Foreign Minister Avigdor Liberman faced criticism from colleagues in his Likud Beytenu faction Monday for his surprisingly dovish statements to ambassadors Sunday.

He told the ambassadors that any alternative offer Israel would receive from the international community would not be better than what US Secretary of State John Kerry, whom he met on Friday, would offer Israel. He also suggested that the border would be close to the Trans-Israel Highway.

“He spoke his opinion, not mine,” Agriculture Minister Yair Shamir, Liberman’s number two in Yisrael Beytenu, told The Jerusalem Post. “If he continues speaking that way, yes, it could bother me.”

Likud MK Moshe Feiglin warned Liberman that by encouraging negotiations with the Palestinians and concessions to them he was harming the Jewish state.

“The foreign minister is damaging Israel,” Feiglin said.

“Talking about giving up any part of the land of Israel brings terror and the delegitimizing of Israel abroad that endanger Israel’s existence.”

Liberman also faced criticism from the Left. Former prime minister Ehud Olmert said Liberman’s dovish statements were “refreshing,” but that they were canceled out by him adding that he would oppose any diplomatic deal with the Palestinians that did not involve an exchange of populations.

“Most Israelis understand, and I think Liberman must understand too, that there is no chance to make peace by removing the citizenship of Israeli Arabs in the Triangle and Wadi Ara region,” Olmert said.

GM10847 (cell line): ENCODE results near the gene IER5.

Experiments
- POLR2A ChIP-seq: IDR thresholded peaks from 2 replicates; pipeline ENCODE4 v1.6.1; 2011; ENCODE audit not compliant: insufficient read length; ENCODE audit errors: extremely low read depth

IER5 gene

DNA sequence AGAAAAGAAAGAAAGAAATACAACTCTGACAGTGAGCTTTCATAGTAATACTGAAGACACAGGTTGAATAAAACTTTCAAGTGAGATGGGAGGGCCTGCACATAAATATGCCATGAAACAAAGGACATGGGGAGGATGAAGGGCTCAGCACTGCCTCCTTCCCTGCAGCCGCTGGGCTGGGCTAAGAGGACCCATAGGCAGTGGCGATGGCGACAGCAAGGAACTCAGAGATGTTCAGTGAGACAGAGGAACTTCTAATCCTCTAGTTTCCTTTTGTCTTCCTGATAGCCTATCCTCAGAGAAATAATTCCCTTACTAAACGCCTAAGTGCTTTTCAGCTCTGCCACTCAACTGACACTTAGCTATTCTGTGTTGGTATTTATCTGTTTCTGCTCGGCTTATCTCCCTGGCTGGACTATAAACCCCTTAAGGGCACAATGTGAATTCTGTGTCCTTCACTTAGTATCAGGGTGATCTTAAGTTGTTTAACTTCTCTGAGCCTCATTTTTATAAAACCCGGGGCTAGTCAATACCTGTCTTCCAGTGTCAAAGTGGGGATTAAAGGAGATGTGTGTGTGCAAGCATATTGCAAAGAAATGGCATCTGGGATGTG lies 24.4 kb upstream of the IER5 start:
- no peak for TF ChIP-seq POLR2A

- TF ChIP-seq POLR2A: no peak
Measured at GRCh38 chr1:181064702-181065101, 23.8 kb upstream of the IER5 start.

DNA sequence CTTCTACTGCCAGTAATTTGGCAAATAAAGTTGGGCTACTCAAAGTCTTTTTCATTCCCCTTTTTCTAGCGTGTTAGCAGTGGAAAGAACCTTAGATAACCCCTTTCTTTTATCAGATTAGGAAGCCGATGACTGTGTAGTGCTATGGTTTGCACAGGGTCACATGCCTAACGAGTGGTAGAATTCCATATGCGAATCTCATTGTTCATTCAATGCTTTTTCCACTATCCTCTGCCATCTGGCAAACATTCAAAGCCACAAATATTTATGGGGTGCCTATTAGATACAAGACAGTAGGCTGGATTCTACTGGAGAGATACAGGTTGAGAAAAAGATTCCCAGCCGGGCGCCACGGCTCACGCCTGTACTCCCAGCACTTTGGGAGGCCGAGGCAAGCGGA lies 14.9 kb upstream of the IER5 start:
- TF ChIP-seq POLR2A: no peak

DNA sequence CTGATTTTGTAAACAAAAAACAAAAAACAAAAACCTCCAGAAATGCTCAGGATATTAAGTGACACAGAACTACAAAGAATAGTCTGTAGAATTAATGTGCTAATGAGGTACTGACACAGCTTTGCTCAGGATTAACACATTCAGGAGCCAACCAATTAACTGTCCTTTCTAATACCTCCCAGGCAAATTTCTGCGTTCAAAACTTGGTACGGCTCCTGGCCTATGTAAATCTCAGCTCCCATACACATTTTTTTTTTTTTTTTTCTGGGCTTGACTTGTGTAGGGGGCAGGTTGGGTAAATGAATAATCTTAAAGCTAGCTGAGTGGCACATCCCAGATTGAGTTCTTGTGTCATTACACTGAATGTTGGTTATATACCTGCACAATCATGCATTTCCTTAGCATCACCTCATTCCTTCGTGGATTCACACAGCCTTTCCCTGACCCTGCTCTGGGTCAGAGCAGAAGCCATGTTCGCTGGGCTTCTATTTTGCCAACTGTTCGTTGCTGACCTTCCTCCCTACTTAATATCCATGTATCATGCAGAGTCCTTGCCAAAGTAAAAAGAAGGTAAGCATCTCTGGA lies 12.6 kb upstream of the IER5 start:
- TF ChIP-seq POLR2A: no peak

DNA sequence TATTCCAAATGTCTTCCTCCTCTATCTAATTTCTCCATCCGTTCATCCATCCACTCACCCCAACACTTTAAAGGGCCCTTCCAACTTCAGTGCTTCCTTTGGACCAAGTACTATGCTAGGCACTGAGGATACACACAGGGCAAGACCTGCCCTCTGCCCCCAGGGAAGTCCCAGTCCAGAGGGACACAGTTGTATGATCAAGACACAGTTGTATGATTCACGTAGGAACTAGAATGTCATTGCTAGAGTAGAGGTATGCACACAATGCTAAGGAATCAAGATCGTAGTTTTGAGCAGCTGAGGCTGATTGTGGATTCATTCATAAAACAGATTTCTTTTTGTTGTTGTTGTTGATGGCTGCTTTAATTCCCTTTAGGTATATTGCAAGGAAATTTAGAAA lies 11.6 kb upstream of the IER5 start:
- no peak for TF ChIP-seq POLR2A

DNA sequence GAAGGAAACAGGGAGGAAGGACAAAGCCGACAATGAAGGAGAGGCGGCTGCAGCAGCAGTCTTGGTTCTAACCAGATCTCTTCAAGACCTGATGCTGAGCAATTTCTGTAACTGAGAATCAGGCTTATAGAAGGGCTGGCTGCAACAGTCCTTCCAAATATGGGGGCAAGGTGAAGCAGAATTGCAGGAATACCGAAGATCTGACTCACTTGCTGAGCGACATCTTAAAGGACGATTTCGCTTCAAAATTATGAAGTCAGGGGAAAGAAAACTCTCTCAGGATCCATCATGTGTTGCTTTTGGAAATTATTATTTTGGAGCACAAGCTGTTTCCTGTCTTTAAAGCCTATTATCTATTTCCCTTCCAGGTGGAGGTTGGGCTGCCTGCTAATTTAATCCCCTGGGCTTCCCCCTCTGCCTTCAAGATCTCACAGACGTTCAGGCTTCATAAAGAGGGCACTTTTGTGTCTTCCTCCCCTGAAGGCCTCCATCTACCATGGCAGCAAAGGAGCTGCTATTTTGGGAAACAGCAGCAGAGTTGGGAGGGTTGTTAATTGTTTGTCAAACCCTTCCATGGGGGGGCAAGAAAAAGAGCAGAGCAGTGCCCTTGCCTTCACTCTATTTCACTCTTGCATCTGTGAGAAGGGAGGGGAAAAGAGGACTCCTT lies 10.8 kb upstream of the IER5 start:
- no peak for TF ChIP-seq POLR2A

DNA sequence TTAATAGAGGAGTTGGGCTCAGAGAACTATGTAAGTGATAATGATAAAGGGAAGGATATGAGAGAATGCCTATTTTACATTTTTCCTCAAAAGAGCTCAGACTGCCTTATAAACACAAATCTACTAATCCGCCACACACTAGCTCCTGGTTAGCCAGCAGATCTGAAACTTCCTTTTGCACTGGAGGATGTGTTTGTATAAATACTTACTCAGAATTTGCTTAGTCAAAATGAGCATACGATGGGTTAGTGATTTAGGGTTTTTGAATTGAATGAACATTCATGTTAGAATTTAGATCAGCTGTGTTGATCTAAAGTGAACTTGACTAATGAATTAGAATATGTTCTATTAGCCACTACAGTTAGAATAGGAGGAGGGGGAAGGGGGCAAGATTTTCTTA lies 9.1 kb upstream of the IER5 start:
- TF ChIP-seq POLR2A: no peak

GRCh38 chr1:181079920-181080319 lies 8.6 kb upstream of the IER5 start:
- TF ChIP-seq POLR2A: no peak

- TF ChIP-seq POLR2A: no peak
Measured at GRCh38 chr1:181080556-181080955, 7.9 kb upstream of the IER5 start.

A source in Yisrael Beytenu responded to the criticism by saying that Liberman had not changed his views but was acting differently in part because he has a much better relationship with Kerry than he did with his predecessor, Hillary Clinton. He said Liberman would continue expressing his views whether or not they were popular.

“He’s a statesman, not a populist trying to scrape for a few votes,” the Yisrael Beytenu source said.

Politicians on the Left urged Netanyahu on Monday to make the concessions necessary to bring about a diplomatic agreement.

“As someone who is familiar with what is happening in the diplomatic process, I can tell you it’s real,” Yesh Atid leader Yair Lapid told his faction.

“There’s a real opportunity, closer than meets the eye, to reach a solution. We shouldn’t miss this opportunity.”

Opposition leader Isaac Herzog met with Kerry Monday morning for an update on the details of the diplomatic process.

He expressed confidence that Kerry could succeed in bridging the gaps between the two sides.

“Kerry is determined to advance a diplomatic framework, he pays attention to details, and believes he can reach an agreement soon,” Herzog said. “It’s not easy, but he’ll do what he can to create the atmosphere and pull the right levers to enable an agreement. I told him we will do what we can to enable a breakthrough in the near future.”

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